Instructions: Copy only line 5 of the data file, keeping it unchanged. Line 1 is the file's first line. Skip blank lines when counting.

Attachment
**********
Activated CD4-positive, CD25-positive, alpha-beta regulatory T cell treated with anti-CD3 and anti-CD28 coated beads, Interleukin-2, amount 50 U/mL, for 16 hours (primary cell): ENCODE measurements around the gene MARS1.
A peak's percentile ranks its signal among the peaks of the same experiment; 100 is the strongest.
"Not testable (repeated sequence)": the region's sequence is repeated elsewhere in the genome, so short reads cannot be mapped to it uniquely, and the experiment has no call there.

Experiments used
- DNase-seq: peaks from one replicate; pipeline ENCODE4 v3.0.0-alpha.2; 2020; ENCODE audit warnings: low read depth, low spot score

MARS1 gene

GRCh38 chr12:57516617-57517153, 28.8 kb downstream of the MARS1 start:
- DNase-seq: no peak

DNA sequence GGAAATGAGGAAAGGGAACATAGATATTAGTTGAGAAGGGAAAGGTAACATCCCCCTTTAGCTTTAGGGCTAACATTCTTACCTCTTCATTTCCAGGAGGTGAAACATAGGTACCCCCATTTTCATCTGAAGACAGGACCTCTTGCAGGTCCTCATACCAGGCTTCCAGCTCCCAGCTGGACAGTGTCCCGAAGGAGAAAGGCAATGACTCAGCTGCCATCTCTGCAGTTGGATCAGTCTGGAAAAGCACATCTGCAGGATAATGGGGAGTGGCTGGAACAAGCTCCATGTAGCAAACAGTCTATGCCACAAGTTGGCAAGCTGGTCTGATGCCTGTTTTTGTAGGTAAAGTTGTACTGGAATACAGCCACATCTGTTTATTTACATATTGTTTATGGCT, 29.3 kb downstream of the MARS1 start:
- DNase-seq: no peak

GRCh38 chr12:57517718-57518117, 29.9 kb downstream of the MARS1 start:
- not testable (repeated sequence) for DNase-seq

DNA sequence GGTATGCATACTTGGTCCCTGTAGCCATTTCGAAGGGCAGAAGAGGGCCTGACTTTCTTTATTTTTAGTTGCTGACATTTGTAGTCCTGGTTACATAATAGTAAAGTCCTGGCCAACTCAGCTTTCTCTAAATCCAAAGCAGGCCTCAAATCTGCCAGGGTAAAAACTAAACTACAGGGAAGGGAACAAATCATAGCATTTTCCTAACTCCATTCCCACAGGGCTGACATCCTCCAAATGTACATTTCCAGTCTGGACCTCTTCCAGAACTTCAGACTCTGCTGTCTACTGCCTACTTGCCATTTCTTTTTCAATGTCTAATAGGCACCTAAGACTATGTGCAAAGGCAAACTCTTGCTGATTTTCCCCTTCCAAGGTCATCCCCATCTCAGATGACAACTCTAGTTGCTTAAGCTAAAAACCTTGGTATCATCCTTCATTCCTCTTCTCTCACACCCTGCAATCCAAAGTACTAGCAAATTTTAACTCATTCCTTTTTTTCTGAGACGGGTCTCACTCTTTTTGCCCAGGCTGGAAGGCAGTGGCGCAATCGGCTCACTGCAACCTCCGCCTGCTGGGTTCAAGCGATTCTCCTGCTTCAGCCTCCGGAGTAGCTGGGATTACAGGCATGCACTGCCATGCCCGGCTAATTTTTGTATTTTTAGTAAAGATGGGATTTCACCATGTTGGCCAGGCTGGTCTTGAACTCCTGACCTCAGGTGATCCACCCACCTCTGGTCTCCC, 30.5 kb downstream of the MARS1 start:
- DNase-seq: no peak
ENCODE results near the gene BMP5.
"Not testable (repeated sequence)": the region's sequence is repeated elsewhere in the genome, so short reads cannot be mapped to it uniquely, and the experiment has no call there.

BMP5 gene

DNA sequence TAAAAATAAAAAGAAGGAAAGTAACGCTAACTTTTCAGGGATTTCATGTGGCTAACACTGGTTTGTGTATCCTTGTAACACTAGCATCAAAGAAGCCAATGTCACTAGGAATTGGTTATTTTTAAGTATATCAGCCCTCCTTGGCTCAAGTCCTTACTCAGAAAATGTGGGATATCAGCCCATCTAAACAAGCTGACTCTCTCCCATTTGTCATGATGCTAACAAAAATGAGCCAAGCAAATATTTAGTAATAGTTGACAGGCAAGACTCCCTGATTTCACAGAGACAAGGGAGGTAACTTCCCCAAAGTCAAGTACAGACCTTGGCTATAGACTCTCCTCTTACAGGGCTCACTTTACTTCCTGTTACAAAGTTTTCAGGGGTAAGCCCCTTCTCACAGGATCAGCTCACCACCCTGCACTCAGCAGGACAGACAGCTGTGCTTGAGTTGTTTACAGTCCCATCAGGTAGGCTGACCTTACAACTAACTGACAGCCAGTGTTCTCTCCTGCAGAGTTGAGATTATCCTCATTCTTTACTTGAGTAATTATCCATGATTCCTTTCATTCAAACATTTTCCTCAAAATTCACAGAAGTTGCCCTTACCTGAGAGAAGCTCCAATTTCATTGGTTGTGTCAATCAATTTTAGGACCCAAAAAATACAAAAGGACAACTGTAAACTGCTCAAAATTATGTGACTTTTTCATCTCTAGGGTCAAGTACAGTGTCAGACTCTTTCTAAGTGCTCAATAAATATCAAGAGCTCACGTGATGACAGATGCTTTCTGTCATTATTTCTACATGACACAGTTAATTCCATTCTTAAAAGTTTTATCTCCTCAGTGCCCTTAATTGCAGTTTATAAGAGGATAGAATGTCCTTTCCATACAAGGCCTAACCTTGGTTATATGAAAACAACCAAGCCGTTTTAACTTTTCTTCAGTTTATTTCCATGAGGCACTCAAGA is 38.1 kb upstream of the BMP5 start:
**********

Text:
- DNase-seq: peaks from one replicate; pipeline ENCODE4 v3.0.0-alpha.2; 2020; ENCODE audit warnings: low read depth, low spot score